The Supreme Court of NSW has ruled against a Black Lives Matter protest planned for next week in Sydney, declaring it to be a prohibited public assembly.

The court’s order does not ban the rally outright, but it exposes those who might attend to potential criminal sanctions for breaking public health orders or blocking traffic.

Fairfax Media reports that Barrister Felicity Graham, who represents protest organisers, has said that an appeal will be lodged as early as this afternoon.

Graham said that organisers will also talk to police about moving the Black Lives Matter rally to another venue, although police have previously indicated they are against this.

The rally was originally planned to take place this Tuesday, and was organised by the family of David Dungay jnr, a Dunghutti man who died in police custody in 2015.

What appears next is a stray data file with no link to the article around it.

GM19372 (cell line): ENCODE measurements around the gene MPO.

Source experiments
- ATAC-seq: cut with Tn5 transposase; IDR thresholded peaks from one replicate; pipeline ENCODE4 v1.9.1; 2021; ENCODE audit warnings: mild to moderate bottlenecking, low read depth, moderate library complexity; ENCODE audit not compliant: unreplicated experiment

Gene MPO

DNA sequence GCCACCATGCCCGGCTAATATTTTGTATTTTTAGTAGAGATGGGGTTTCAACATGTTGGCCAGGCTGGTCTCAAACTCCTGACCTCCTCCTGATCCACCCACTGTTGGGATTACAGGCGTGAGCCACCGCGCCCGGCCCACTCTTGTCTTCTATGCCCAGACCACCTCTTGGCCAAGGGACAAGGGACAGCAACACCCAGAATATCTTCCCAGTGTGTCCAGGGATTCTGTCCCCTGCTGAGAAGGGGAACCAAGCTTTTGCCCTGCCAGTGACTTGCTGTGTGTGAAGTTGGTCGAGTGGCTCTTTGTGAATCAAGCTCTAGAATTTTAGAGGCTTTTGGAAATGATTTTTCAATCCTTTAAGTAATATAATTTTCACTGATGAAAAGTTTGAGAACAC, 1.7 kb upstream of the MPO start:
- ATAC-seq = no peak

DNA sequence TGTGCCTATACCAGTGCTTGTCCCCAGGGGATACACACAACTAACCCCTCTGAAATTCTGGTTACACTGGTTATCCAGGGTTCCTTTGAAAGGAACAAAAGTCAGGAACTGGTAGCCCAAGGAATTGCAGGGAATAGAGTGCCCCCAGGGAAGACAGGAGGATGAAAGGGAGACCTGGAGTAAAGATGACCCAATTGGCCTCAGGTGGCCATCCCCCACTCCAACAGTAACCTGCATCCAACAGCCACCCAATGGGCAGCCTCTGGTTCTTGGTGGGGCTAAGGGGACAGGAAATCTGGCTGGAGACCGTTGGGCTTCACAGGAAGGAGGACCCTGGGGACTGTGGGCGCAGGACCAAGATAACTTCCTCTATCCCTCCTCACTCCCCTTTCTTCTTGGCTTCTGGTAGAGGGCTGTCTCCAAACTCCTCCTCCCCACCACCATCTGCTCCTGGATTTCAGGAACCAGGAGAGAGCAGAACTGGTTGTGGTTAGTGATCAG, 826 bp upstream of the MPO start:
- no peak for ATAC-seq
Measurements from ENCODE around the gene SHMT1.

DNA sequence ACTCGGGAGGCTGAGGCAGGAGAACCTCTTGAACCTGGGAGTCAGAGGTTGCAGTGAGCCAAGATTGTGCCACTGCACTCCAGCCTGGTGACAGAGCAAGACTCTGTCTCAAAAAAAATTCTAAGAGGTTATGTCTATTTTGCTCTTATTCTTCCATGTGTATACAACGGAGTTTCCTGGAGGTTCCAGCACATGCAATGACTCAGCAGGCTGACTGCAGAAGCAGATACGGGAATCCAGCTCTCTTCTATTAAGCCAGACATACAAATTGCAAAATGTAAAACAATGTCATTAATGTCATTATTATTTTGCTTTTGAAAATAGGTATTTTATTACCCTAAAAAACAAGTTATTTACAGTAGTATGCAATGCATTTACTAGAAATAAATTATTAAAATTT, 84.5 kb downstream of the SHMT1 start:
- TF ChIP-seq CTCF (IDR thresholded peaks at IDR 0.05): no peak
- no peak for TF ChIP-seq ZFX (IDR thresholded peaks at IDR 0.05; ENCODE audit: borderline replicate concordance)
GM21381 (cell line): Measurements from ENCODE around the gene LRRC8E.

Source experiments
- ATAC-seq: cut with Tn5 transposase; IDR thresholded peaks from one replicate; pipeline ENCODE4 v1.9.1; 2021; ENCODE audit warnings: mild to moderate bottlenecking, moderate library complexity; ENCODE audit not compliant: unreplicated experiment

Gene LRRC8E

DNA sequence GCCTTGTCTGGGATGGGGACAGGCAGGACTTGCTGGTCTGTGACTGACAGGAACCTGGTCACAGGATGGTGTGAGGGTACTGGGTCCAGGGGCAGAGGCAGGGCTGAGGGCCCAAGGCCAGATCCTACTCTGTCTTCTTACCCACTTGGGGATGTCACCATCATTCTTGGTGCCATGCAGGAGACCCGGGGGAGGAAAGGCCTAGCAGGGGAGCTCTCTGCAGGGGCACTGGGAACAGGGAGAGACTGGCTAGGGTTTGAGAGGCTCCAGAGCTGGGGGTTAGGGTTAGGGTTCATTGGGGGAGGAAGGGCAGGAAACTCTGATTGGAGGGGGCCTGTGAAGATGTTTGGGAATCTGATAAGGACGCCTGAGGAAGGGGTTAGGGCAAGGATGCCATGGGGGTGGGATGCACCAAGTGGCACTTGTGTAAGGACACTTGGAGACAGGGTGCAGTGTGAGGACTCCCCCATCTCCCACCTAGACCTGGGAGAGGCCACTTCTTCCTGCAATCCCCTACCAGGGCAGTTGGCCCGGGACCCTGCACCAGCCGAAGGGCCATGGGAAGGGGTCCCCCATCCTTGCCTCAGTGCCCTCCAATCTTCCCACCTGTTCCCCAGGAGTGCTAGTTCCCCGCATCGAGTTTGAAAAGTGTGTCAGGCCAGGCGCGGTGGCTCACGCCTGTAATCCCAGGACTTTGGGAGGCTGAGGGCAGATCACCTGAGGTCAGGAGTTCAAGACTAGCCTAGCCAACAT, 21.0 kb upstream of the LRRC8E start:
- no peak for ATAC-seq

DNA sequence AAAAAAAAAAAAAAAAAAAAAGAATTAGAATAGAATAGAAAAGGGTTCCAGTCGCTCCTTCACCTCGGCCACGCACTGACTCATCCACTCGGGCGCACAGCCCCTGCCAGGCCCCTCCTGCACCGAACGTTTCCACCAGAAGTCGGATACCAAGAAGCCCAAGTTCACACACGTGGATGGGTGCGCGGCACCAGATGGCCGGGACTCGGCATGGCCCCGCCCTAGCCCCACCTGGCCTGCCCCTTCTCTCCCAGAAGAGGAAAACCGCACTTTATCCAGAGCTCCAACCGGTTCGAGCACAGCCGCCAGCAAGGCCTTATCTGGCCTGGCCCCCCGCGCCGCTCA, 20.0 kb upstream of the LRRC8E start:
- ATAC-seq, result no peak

500 people had planned to walk from Sydney’s Town Hall to Parliament House to present a petition calling for the arrest of prison guards who restrained Dungay.

Standing outside the court, Dungay’s nephew Paul Silva said he plans to March regardless, telling reporters:

“At the end of the day this is our land, and we should be free to walk on our land. Aboriginal people own this land and have owned this land for so many years before it was taken away from us. We should have the right to peacefully protest to demand justice.”

Image: Getty Images / James D Morgan